« Reply #21 on: August 31, 2012, 11:20:19 am »
Well, the margin of error in my calculations is about that much!  ;D

To be fair, as well, there is an alternative explanation - Russian's like big guns. A doctrine of better long-range ballistics and larger HE rounds... Why would we be seeing this now? Engineering may have reduced gun weights. Another explanation is that improved sensors means that a target can be engaged and destroyed with a more limited expenditure of ammunition.

However, this would explain the up-gunned IFVs - putting a six barrel gun on a tank is almost certainly an air-defense measure.

Offline Avimimus

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Re: T-14 Armata - new gen Russian tank
« Reply #22 on: October 06, 2013, 01:32:18 pm »
Does anyone have a higher resolution photo that can confirm whether or not this mystery weapon is not in fact an AGS-57?


*edit* Found a better photo - the AGS-57 is on the left side of the model's turret. So it is carrying a multi-barrelled gun on the right side... bizarre.
« Last Edit: October 07, 2013, 04:12:56 am by Avimimus »

Offline Kiltonge

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Re: T-14 Armata - new gen Russian tank
« Reply #23 on: May 23, 2014, 05:55:14 am »
I've been thinking that the rotary cannon might not be as profligate on ammunition as suggested.

The gas-powered guns have much faster spin-up than externally-powered units.  A Gsh-6-23 can fire ~60 rounds and cease before an M61A is up to speed ( 0.4 seconds ).  A more conservative burst might be 20 rounds in < 0.15 seconds giving a dense pattern of AP for consumption of 7 kg of ammunition*.

So if this is a defensive installation designed to fire FCS-controlled restricted bursts then ammunition consumption might not be excessive.

* considering that a 125mm APFS-DS round weights about 20 kg, three bursts-weight of 23mm seems to me to be a good trade-off for antimissile protection
« Last Edit: May 23, 2014, 05:58:53 am by Kiltonge »

Offline ynm

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Re: T-14 Armata - new gen Russian tank
« Reply #24 on: May 26, 2014, 04:53:04 am »
If it was me, I would chose +35mm air burst as self defense gun.

The 20 - 30mm rotary cannon is a waste of weight and ammunition, if you rely on direct hit to destroy incoming projectile (hence the high rate of fire of the rotary cannon).
7.62mm to 12.7mm are better candidate because there is not much difference in a direct hit between 7.62 or 30mm (the incoming projectile will be destroyed in both cases). Even the thickest arty shell would be penetrated by 7.62 AP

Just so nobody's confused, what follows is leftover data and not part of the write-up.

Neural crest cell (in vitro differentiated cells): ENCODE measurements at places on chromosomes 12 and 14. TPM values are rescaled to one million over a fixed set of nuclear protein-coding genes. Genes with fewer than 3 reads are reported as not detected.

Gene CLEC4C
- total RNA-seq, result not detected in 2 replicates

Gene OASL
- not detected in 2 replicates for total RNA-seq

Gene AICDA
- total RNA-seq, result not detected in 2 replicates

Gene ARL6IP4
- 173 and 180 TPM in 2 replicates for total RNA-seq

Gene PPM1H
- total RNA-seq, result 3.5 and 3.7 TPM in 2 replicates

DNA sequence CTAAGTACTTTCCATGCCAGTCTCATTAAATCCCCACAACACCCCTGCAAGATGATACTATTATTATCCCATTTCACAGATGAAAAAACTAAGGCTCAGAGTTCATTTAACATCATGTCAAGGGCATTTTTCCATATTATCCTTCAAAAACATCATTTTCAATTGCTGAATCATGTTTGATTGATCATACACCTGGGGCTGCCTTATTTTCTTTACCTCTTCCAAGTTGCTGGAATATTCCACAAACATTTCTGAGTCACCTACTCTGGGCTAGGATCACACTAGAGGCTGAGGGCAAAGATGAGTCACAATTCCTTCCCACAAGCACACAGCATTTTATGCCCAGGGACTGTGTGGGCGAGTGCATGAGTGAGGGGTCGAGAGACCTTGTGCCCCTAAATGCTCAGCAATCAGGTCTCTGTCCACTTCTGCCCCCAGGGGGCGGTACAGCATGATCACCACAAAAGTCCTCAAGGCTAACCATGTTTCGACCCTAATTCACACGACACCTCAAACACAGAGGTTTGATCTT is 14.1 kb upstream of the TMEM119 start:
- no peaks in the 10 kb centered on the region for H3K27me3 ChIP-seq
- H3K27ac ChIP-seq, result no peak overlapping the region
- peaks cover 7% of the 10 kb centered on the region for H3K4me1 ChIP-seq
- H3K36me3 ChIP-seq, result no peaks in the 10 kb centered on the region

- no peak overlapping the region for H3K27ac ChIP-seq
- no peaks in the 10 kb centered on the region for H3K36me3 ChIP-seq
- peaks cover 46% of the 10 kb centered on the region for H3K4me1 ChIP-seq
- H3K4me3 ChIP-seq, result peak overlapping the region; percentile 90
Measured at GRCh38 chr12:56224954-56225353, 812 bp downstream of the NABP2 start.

But smaller caliber means much more ammunition, much lighter gun, and faster reaction time (important on land warfare and close range engagement)

So, if the self defense system neutralizes most incoming threats, what is the shift in the future? I guess large caliber APFSDS will be the choice because it is very hard to shot down. Air force will be useless against armor since most bombs and missiles will be shot down at +100m.

Solution maybe very large EFP and maybe concrete (KE) bomb and hypersonic KE missile?

Offline Triton

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Re: T-14 Armata - new gen Russian tank
« Reply #25 on: February 21, 2015, 08:16:09 am »
Can't verify the accuracy of this article, so posting in the Bar:

"Russia’s new Armata tank on Army 2015 shopping list"
Published time: February 21, 2015 14:43

Source:
http://rt.com/news/234363-armata-tracked-armored-platform/

Quote
Russian troops are receiving beta versions of a future armored tracked platform that could usher in the 5th generation conventional land tank, heavy APC, artillery and missile launcher and possibly fully robotic assault armored vehicle.

After five years of development, the Uralvagonzavod Research and Production Corporation has finalized manufacture of the first batch of Armata tanks and heavy personnel carriers. They have been included in Russia’s 2015 defense order, TASS said.

Reportedly, 20 units have already been manufactured and issued to troops for hands-on training.

The exact characteristics and appearance of the platform remain classified, though this might soon change as the new vehicles are on the verge of taking part in the Victory Day Parade on Red Square, May 9 this year.

A better chance to see these innovative battle vehicles of the future might be given to experts and public alike during Russia Arms Expo 2015 (September 9-12, Nizhniy Tagil).